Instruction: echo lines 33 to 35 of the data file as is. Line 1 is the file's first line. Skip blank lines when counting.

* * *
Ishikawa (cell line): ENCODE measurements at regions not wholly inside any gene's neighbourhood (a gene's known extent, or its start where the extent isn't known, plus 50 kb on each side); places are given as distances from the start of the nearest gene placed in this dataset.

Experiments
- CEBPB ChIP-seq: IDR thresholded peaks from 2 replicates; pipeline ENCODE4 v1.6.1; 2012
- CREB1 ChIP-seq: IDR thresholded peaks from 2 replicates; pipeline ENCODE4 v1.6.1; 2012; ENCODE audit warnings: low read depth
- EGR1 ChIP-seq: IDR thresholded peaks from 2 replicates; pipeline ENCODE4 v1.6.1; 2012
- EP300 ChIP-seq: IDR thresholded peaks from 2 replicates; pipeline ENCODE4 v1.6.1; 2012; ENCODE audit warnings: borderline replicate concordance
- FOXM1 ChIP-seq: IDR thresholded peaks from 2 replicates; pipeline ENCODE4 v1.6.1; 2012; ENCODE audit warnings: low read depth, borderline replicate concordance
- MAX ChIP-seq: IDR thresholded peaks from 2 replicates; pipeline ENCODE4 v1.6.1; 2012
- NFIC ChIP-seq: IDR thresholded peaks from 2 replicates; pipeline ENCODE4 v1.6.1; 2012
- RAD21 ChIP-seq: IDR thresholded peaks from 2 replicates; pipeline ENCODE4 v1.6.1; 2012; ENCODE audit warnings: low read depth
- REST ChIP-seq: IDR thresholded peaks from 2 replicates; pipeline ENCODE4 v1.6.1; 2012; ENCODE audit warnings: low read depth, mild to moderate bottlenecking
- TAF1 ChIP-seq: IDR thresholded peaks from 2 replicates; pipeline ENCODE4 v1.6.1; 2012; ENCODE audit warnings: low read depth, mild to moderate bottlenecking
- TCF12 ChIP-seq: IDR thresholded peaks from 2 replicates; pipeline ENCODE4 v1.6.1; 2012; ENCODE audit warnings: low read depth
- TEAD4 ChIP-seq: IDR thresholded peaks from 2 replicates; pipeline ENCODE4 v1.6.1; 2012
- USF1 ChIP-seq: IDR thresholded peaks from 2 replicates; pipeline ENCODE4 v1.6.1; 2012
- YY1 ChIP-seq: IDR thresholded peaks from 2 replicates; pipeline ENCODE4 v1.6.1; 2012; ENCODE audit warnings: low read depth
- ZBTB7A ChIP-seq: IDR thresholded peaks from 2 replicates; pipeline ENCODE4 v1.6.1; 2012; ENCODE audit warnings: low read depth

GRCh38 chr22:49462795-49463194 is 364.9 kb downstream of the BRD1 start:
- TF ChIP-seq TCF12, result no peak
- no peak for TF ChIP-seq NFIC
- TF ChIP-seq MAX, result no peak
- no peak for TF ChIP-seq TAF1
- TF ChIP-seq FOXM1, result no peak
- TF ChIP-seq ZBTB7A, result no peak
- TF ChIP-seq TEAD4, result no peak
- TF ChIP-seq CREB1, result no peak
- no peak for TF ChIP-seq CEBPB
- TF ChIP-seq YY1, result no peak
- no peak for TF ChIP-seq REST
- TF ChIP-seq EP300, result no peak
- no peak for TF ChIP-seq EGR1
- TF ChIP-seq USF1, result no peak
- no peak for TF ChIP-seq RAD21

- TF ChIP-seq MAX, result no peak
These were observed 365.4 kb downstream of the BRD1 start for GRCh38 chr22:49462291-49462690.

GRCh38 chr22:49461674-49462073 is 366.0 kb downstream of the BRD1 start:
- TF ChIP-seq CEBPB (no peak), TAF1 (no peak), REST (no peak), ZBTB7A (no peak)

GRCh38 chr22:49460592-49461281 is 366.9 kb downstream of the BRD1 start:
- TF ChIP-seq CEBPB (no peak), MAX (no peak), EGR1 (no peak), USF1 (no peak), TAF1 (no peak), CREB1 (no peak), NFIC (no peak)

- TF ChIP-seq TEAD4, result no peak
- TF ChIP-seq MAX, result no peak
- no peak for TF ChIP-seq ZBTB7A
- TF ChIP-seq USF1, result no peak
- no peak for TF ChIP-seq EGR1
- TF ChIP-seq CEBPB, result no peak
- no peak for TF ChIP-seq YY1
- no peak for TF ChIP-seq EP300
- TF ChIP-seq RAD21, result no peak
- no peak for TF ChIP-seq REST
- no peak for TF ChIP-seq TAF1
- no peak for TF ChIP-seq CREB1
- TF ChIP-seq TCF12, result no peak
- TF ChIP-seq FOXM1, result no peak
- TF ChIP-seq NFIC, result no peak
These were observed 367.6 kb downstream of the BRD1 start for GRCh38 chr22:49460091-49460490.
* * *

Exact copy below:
- no peak for TF ChIP-seq RAD21

- TF ChIP-seq MAX, result no peak
These were observed 365.4 kb downstream of the BRD1 start for GRCh38 chr22:49462291-49462690.